I always get worried in a committee hearing when a member of the state Legislature presenting a bill doesn’t seem to know exactly what he or she is talking about.
Case in point — when state Sen. Carden Summers, a farmer and small businessman from Cordele, presented Senate Bill 140 to the House Public Health Committee Tuesday. The legislation would ban doctors and hospitals from providing gender-affirming surgery or hormone replacement therapy to transgender minors.
As Summers described what was in the bill, he admitted there were some portions “a little bit over my pay grade, when it comes to the X-Y, Y-X, and that kind of stuff in regards to gender dysphoria at birth.”
When state Rep. Spencer Frye, a Democrat from Athens, asked how many minors in the last year have had the kind of surgery Summers proposed banning, Summers responded, “In the past year? I don’t know.”
Frye shot back, “Nobody knows, is my point. So you’re not protecting any kids with this bill.”
Rep. Michelle Au, a doctor from Gwinnett County, read for Summers the standards of care for gender dysphoria from the American Academy of Pediatrics, which she said called the kind of approach Summers’ bill would take as outdated and dangerous.
“Why do you think the judgment of the Georgia state Legislature, 99%-plus of which have no clinical training in pediatrics whatsoever, should supersede what the American Academy of Pediatrics, which has determined to be best practices in caring for gender diverse children?” she asked.
Summers said, “There’s also other literature out there that says the opposite. So there we go,” he said.
All of this begs the question of why Summers and dozens of Republicans in the state House and Senate are pushing to legislate on a topic they seem to know little about. And why is the topic, which affects a tiny minority of Americans, taking center stage now?
One answer is politics. When the U.S. Supreme Court overturned Roe v. Wade in June of last year, Georgia’s own six-week abortion ban — one of the strictest in the nation — went into effect. The culture war issue that had occupied Republicans in the state for so many years was suddenly settled in their favor. There simply aren’t many restrictions left to enact in that space this year.
Only one Republican bill related to abortion has been introduced this year— and it hasn’t even had a hearing.
The same is true of gun expansions. After pushing for years to expand access to firearms in the state, Republicans in the General Assembly last year passed a bill that allows Georgians to carry weapons without a permit.
That followed the 2014 bill that vastly expanded the places where guns are allowed in the state. Like abortion, there are few items left on the Right’s wish list for gun expansions that haven’t already been checked off.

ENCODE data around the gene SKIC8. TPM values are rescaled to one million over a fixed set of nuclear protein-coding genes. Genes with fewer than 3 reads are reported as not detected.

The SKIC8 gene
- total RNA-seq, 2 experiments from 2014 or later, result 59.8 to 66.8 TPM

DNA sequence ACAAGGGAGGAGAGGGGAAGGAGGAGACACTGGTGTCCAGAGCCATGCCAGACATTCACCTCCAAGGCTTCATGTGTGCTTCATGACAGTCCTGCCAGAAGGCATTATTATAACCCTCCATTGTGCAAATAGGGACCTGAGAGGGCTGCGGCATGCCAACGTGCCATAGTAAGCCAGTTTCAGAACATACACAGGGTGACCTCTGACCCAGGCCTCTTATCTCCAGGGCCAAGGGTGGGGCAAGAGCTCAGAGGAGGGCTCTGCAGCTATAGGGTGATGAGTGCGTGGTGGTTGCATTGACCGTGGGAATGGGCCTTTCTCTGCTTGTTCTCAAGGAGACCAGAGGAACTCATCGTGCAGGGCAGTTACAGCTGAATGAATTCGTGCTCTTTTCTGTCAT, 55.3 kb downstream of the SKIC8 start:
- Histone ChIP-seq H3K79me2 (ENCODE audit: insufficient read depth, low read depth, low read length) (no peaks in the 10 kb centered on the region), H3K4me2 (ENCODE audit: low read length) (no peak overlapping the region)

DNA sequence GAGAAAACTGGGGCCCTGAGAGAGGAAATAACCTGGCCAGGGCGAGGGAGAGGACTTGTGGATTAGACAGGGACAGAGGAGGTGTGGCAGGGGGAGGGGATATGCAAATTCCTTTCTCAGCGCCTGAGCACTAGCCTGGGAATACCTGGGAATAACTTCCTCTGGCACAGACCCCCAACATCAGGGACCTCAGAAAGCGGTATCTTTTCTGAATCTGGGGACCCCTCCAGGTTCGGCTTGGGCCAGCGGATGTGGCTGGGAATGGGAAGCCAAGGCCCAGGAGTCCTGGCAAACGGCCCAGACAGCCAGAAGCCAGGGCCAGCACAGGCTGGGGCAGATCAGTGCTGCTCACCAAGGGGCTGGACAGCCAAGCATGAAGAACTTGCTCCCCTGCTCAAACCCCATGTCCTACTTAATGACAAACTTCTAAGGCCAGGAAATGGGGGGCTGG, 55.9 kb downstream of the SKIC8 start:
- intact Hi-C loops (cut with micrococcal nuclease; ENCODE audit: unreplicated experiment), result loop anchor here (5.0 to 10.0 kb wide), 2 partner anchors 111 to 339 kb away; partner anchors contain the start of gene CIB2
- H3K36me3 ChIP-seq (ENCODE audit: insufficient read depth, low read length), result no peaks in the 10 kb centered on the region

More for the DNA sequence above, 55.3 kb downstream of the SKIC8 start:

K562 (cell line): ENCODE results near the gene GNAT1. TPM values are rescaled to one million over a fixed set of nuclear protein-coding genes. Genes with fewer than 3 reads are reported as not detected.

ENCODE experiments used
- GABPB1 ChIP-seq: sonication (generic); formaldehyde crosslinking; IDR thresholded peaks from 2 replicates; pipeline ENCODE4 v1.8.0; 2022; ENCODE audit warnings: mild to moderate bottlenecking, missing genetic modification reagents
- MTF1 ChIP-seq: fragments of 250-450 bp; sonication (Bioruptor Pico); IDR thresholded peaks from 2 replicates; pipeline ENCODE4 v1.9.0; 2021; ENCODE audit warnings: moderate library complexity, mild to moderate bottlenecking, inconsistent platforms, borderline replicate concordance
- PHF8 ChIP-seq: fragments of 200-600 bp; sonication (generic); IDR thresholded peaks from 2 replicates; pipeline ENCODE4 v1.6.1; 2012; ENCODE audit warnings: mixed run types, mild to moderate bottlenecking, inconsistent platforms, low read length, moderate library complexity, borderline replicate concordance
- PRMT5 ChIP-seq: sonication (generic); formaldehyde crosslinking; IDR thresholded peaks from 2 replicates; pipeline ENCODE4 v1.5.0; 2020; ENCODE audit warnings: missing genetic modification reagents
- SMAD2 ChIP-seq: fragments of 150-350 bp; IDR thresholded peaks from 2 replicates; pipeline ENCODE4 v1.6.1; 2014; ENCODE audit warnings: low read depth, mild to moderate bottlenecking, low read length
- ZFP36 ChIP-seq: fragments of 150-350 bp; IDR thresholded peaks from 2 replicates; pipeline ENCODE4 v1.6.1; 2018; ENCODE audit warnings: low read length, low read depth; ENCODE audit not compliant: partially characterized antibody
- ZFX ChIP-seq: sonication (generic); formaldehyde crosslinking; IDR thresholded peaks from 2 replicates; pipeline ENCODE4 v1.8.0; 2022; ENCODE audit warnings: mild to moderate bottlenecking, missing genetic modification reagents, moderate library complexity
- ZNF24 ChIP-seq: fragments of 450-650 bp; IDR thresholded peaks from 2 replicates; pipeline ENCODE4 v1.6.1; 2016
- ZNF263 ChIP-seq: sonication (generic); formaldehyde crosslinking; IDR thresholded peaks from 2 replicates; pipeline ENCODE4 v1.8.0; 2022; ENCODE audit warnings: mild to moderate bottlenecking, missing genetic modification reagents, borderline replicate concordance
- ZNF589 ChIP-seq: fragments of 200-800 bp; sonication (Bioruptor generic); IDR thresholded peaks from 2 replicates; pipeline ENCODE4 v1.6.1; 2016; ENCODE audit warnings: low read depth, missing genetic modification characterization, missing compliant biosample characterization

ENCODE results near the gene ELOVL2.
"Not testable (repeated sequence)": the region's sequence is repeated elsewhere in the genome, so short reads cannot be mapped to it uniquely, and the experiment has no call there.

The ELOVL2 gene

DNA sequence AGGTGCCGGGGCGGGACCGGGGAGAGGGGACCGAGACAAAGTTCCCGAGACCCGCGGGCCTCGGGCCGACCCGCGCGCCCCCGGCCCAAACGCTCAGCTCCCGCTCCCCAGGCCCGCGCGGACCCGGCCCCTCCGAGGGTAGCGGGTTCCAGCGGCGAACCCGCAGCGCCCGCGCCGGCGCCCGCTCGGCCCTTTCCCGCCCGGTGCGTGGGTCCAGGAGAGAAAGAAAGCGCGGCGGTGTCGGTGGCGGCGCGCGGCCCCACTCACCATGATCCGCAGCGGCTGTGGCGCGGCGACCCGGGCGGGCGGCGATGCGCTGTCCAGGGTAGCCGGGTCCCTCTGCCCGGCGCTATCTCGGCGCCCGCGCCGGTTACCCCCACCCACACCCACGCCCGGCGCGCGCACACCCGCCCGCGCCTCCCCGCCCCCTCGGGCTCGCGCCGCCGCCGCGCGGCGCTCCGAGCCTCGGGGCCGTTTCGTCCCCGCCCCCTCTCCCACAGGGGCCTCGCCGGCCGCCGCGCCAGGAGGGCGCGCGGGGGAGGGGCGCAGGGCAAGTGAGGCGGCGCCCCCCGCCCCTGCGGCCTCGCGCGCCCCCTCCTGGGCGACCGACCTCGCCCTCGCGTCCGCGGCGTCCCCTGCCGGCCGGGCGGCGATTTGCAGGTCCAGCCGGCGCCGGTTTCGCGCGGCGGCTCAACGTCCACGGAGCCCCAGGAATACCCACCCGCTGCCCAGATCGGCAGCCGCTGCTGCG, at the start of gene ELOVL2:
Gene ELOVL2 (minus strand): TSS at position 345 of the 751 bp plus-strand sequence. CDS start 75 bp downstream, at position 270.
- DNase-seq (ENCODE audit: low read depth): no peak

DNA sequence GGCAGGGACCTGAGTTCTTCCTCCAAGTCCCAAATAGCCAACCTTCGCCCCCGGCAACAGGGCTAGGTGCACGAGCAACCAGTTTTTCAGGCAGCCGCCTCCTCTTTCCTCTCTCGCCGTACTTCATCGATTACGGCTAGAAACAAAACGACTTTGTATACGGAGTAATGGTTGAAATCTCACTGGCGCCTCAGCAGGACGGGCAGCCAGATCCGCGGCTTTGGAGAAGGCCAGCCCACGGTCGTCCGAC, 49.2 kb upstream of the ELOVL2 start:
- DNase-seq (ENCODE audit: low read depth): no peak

What’s left to legislate when Republicans have already done most of what they’d promised their base?
That answer became clear to me over the summer of 2022 watching Herschel Walker’s campaign for U.S. Senate.
Even though Walker lost to U.S. Sen. Raphael Warnock in a runoff, his rowdy campaign speeches were like a real-time poll to see where the energy on the far right was consolidating. Walker’s biggest applause line at any 45-minute event inevitably focused on restrictions on transgender children.
“Men should not be in women’s sports,” he told a rally in McDonough. “That’s like asking me to compete against your daughter. You don’t want that.”
At a separate rally, he warned that Jesus would not recognize children in heaven if they changed their genders. The crowds cheered him on and polling told Republicans he was onto something.
The issue is now prominent on the far right. The Heritage Foundation is newly focused on the issue, as is U.S. Rep. Marjorie Taylor Greene, R-Rome.
When she proposed a national divorce on Sean Hannity’s show last month, Greene listed five transgender issues as a reason for a split, including gender care,” We do not want our children having their gender change or transition.” But she never raised abortion once.
And when Florida Gov. Ron DeSantis gave his inauguration speech this year, his wife Casey sat next to Chloe Cole, an activist who had gender-affirming surgery as a minor who now says she regrets it.
Frontline Policy Council brought Cole to Georgia this week to advocate for SB 140.
It passed the House 96 to 75 on Thursday.
The debate ahead of the bill’s passage was emotional and personal, especially for Democrats who said they know transgender people or are gay themselves.
State Rep. Karla Drenner, a Democrat from Avondale Estates, was the first openly gay state representative anywhere in the South when she was elected 23 years ago.
“To all of the children who will be negatively impacted by this bill, please don’t lose hope, please don’t give up, please don’t kill yourself,” she said on the floor.
State Rep. Ruwa Romman, a freshman Democrat from Gwinnett County, said she believes that the Republicans pushing the measure are sincere.
“But it does not make sense but for those of us that have never spoken to those kids, that have never sat down with those kids, that have never heard those kids, make laws about those kids,” she said.
At one point earlier in the week, Sen. Summers suggested that the General Assembly consider a study committee to investigate the long-term effects of administering medications to children that block puberty.
He said he couldn’t say what the effect would be and would like to know more.
A better approach would be a study committee for lawmakers to better understand the entire transgender issue, especially transgender children, before passing laws that won’t be easily undone, no matter what the politics of the moment look like .
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